In August, I covered some of this ground in "My Three Step Therapy for the Tolling Blues."
Southern Indiana’s resident economic oligarchs have diligently labored, backstage-leveraged, and eagerly licked exposed posteriors to provide the metropolitan Louisville region with a gift for the American post-industrial age so woefully inadequate that to this very day, it all seems like a Bill Maher satire piece.
But it’s the Ohio River Bridges Project, an auto-centric, Eisenhower-era, top-down “mobility” solution for the resource-gobbling individualist.
Think of the ORBP as a garishly wrapped box, which when opened, reveals a steaming pile of cattle dung and a slot to drop quarters for the privilege of continuing to smell it.
While other communities nationwide explore futuristic transit options, we get Kerry Stemler’s pre-pubescent idea of an erector set, with his leering tumescence enabled by naked steel girder eroticism, not unlike Dagny Taggart’s attraction to Reardon Metal in that crazy dead woman’s book that the wacko teabaggers still believe is literature.
I’ve never been more proud to have been labeled as an toxic obstructionist than through my adamant opposition to the ORBP. Indeed, the fight isn’t over. Show me where the Sunnyside version of the Alamo stands, and I’ll man the crumbling ramparts against One Southern Indiana’s zombie polo-shirted hordes until the first wildly inaccurate Wilbur Smith revenue estimate causes the river crossing fee to quadruple in mid-sensor-scan.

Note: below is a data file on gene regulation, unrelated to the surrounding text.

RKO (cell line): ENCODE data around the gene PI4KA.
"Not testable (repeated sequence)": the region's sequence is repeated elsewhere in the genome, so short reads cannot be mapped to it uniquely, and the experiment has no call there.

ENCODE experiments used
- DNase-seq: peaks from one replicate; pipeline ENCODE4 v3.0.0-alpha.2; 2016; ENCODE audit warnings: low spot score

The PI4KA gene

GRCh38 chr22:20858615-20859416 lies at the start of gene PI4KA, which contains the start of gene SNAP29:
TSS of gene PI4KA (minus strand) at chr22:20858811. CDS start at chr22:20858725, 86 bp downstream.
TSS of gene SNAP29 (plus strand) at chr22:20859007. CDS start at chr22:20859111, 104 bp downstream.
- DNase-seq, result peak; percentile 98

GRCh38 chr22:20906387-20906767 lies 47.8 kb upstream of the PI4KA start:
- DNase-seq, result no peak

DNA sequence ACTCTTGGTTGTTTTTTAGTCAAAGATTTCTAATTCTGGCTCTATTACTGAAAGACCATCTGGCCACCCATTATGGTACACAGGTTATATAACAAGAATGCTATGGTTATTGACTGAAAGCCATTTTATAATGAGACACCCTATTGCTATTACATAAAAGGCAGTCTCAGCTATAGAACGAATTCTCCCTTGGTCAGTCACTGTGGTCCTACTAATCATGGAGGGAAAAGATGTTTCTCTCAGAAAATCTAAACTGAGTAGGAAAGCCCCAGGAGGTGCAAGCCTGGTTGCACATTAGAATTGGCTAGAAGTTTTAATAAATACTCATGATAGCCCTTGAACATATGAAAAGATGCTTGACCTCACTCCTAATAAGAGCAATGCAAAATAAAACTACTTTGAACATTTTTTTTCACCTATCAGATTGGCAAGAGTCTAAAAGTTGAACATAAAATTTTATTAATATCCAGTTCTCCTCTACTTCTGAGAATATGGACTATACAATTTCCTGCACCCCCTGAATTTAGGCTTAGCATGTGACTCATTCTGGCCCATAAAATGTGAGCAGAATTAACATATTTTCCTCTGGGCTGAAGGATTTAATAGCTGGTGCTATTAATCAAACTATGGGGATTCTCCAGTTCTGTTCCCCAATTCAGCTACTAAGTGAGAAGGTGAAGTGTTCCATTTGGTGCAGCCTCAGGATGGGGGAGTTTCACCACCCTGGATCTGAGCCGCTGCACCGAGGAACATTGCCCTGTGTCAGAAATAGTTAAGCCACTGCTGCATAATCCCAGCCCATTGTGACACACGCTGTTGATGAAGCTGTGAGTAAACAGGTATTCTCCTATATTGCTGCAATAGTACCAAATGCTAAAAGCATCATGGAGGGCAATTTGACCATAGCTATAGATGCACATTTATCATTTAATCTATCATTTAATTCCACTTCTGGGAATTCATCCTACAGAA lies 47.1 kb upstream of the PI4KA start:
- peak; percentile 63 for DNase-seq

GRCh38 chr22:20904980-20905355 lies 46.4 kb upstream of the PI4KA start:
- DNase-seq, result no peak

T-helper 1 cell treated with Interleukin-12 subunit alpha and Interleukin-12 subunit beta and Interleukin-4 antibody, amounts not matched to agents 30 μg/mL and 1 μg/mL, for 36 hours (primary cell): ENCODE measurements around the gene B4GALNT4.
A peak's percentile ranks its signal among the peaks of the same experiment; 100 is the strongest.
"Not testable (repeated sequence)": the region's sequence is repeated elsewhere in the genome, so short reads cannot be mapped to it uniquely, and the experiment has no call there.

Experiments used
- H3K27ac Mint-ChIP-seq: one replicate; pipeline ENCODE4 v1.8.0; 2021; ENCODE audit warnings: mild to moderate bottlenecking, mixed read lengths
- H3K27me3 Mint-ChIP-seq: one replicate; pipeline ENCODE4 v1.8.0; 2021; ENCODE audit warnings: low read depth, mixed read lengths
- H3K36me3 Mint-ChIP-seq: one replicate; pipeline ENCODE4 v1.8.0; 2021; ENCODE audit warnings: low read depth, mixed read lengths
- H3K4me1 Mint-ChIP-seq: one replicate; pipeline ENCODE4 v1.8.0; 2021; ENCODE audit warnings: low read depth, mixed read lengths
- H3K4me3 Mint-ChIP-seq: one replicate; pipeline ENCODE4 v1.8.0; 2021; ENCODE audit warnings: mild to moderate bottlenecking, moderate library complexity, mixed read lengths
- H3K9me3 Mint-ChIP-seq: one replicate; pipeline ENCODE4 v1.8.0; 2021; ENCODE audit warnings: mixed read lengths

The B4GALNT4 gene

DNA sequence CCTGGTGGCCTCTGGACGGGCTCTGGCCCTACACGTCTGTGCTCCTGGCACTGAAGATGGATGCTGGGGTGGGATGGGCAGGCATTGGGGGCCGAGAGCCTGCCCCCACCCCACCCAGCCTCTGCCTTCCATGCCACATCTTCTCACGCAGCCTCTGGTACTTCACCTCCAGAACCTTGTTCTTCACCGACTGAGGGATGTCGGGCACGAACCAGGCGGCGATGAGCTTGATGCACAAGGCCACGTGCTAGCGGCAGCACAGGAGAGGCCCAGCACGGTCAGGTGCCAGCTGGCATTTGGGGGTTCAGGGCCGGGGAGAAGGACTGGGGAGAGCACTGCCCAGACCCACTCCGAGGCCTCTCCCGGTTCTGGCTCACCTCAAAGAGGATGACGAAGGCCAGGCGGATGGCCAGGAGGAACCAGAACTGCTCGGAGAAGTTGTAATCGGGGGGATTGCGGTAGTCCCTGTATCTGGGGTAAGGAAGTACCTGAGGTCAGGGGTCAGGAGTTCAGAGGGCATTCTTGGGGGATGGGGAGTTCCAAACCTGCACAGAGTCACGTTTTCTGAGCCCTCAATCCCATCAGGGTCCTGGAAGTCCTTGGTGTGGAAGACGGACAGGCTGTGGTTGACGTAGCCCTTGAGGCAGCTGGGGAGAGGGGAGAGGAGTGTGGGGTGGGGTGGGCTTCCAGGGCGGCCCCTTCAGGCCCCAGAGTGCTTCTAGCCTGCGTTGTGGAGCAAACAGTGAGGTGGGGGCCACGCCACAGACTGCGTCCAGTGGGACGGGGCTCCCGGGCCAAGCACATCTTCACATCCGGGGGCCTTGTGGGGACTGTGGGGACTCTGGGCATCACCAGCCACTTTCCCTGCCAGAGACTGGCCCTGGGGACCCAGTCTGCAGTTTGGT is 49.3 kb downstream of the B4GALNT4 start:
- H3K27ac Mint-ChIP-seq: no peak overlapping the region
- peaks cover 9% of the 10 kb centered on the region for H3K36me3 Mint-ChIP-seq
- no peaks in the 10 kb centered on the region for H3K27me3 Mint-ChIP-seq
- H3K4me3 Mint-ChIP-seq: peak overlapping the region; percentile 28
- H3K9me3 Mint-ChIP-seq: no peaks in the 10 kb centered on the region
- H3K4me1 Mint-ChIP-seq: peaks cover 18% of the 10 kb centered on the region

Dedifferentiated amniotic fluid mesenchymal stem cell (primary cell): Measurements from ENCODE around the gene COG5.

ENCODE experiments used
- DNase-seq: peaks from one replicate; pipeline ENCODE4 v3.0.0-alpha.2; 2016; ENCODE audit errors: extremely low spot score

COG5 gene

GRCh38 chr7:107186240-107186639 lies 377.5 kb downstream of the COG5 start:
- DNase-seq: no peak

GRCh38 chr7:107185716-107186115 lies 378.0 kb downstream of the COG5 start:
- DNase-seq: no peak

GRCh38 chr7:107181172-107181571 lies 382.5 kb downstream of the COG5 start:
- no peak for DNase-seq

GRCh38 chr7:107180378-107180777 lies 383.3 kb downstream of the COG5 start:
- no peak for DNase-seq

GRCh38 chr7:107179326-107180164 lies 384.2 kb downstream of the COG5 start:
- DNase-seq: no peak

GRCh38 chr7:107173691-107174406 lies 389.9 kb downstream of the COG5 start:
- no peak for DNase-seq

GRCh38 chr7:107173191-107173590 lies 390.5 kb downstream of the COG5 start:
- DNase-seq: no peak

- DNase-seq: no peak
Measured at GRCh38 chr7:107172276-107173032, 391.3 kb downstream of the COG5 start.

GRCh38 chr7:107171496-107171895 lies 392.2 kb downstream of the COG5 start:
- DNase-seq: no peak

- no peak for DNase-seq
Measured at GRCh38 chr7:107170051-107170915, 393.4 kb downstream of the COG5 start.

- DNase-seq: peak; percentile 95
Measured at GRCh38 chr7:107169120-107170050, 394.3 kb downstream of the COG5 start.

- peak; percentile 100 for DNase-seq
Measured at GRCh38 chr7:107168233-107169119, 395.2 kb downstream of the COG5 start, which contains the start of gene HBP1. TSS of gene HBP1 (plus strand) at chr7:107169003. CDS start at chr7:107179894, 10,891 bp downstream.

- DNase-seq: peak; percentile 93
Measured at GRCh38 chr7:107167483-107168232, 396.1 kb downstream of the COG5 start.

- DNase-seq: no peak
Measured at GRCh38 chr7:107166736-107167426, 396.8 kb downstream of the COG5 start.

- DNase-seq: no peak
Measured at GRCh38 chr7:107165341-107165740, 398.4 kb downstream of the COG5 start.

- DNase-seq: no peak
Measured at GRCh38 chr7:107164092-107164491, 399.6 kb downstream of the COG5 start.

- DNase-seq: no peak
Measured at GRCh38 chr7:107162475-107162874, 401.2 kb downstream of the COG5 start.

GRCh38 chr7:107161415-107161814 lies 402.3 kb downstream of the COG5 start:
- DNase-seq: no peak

Whoa -- now, that was some mighty fine writing. But let's move on to coverage of another set-piece meeting held the other day, and yes, tolls will continue to be a sticking point, won't they?
Tolls remain a sticking point at bridges meeting; Comments collected before contract is awarded for east-end bridge, by Braden Lammers (N and T; photo credit to Lammers)
... Clarence Hixson, attorney for Coalition for the Advancement of Reasonable Transportation Inc. — or CART — and a party in the federal lawsuit said the group adamantly opposes Indiana entering into a contract with WVB.
“They will be collecting tolls for 35 years after construction of the east-end bridge,” he said. “There is no need to set up a tolling authority to pay high-paid bureaucrats to collect tolls. The inequitable impact is going to be on the lower- and middle-income users of this bridge. If we’re going to announce today a 23 percent reduction in the cost of building the east-end bridge, why are we not going back and looking at funding the bridge with conventional funding resources?” he asked.
Hixson continued and said instead of the $2.9 billion price tag estimated by the states to build the bridges project, with tolling over the 35-year period, costs would be “almost $10 billion collected in tolls from the local community. The cure seems worse than the disease in this case.”